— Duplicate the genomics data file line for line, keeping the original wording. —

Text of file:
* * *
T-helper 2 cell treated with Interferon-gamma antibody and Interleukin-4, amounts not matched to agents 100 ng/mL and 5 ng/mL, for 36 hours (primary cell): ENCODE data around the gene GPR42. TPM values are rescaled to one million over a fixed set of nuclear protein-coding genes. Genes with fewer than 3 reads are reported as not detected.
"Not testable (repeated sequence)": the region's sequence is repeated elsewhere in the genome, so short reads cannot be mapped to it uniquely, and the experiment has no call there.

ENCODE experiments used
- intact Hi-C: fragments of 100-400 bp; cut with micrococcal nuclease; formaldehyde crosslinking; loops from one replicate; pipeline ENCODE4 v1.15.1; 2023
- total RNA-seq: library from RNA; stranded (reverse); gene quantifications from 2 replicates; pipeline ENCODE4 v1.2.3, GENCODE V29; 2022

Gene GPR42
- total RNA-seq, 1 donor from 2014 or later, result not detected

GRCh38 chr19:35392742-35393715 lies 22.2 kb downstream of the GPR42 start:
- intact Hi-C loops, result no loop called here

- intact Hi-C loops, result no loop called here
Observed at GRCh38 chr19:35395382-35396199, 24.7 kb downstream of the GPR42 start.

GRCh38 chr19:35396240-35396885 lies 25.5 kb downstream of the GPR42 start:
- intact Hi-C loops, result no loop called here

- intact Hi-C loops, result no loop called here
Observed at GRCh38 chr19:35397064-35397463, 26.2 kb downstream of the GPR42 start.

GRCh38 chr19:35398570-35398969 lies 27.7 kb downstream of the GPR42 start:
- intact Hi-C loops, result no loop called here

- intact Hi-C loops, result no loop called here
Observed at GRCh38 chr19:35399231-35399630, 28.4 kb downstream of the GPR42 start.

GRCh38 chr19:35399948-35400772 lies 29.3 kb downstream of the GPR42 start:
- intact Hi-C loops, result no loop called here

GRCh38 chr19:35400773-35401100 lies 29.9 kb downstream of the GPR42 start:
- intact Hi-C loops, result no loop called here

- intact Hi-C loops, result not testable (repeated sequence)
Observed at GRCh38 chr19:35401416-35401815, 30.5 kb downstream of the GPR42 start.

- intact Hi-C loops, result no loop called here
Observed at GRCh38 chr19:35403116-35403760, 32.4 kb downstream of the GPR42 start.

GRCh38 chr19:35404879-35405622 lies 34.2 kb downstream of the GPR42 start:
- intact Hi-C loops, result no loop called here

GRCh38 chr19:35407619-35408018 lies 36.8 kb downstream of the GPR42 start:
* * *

T-helper 2 cell treated with Interferon-gamma antibody and Interleukin-4, amounts not matched to agents 100 ng/mL and 5 ng/mL, for 36 hours (primary cell): ENCODE data around the gene GPR42. TPM values are rescaled to one million over a fixed set of nuclear protein-coding genes. Genes with fewer than 3 reads are reported as not detected.
"Not testable (repeated sequence)": the region's sequence is repeated elsewhere in the genome, so short reads cannot be mapped to it uniquely, and the experiment has no call there.

ENCODE experiments used
- intact Hi-C: fragments of 100-400 bp; cut with micrococcal nuclease; formaldehyde crosslinking; loops from one replicate; pipeline ENCODE4 v1.15.1; 2023
- total RNA-seq: library from RNA; stranded (reverse); gene quantifications from 2 replicates; pipeline ENCODE4 v1.2.3, GENCODE V29; 2022

Gene GPR42
- total RNA-seq, 1 donor from 2014 or later, result not detected

GRCh38 chr19:35392742-35393715 lies 22.2 kb downstream of the GPR42 start:
- intact Hi-C loops, result no loop called here

- intact Hi-C loops, result no loop called here
Observed at GRCh38 chr19:35395382-35396199, 24.7 kb downstream of the GPR42 start.

GRCh38 chr19:35396240-35396885 lies 25.5 kb downstream of the GPR42 start:
- intact Hi-C loops, result no loop called here

- intact Hi-C loops, result no loop called here
Observed at GRCh38 chr19:35397064-35397463, 26.2 kb downstream of the GPR42 start.

GRCh38 chr19:35398570-35398969 lies 27.7 kb downstream of the GPR42 start:
- intact Hi-C loops, result no loop called here

- intact Hi-C loops, result no loop called here
Observed at GRCh38 chr19:35399231-35399630, 28.4 kb downstream of the GPR42 start.

GRCh38 chr19:35399948-35400772 lies 29.3 kb downstream of the GPR42 start:
- intact Hi-C loops, result no loop called here

GRCh38 chr19:35400773-35401100 lies 29.9 kb downstream of the GPR42 start:
- intact Hi-C loops, result no loop called here

- intact Hi-C loops, result not testable (repeated sequence)
Observed at GRCh38 chr19:35401416-35401815, 30.5 kb downstream of the GPR42 start.

- intact Hi-C loops, result no loop called here
Observed at GRCh38 chr19:35403116-35403760, 32.4 kb downstream of the GPR42 start.

GRCh38 chr19:35404879-35405622 lies 34.2 kb downstream of the GPR42 start:
- intact Hi-C loops, result no loop called here

GRCh38 chr19:35407619-35408018 lies 36.8 kb downstream of the GPR42 start: